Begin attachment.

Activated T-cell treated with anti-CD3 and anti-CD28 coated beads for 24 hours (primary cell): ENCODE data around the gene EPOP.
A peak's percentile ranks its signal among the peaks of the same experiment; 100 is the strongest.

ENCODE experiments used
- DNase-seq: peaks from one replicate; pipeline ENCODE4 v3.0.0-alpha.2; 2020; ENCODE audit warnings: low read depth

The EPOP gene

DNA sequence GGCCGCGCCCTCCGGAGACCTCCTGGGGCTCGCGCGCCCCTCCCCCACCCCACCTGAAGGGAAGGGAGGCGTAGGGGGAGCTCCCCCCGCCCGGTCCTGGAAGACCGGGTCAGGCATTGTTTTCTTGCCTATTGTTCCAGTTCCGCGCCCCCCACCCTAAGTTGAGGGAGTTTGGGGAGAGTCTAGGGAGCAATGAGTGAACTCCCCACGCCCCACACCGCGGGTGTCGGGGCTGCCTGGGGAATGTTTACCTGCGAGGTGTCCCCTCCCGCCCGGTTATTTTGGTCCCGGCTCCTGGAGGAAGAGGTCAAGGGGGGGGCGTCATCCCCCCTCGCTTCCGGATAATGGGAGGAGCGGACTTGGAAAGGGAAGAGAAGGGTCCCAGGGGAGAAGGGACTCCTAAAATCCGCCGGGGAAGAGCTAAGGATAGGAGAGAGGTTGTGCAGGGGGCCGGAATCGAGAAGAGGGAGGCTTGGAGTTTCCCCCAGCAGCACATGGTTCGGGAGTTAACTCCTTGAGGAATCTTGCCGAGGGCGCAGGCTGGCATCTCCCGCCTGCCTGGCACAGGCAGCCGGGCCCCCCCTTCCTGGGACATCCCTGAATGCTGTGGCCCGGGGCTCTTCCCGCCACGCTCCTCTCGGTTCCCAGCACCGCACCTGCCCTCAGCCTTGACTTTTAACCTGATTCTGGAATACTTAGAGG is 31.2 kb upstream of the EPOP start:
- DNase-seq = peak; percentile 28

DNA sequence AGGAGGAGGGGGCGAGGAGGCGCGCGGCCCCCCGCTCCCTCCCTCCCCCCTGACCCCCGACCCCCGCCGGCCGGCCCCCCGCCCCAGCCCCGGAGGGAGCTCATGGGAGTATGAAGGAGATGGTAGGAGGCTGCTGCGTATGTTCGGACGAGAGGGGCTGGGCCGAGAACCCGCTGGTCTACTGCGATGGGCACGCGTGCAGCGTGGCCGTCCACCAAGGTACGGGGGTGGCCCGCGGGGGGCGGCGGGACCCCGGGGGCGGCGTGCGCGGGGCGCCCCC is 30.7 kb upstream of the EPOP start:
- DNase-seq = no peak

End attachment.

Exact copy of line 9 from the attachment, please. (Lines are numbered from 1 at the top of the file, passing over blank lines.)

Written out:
- DNase-seq = no peak